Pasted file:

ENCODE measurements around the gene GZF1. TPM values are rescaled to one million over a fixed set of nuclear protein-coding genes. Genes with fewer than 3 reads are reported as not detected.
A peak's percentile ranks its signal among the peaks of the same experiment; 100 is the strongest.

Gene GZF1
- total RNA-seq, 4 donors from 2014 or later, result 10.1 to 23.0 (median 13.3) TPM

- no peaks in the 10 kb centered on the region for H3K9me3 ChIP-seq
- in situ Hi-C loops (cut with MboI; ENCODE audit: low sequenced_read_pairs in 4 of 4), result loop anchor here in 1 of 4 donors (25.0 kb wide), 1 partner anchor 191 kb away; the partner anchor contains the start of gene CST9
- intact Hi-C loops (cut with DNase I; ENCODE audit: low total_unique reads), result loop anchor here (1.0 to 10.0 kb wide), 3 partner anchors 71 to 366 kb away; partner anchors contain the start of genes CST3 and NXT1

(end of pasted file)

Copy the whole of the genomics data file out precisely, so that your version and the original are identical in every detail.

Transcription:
ENCODE measurements around the gene GZF1. TPM values are rescaled to one million over a fixed set of nuclear protein-coding genes. Genes with fewer than 3 reads are reported as not detected.
A peak's percentile ranks its signal among the peaks of the same experiment; 100 is the strongest.

Gene GZF1
- total RNA-seq, 4 donors from 2014 or later, result 10.1 to 23.0 (median 13.3) TPM

- no peaks in the 10 kb centered on the region for H3K9me3 ChIP-seq
- in situ Hi-C loops (cut with MboI; ENCODE audit: low sequenced_read_pairs in 4 of 4), result loop anchor here in 1 of 4 donors (25.0 kb wide), 1 partner anchor 191 kb away; the partner anchor contains the start of gene CST9
- intact Hi-C loops (cut with DNase I; ENCODE audit: low total_unique reads), result loop anchor here (1.0 to 10.0 kb wide), 3 partner anchors 71 to 366 kb away; partner anchors contain the start of genes CST3 and NXT1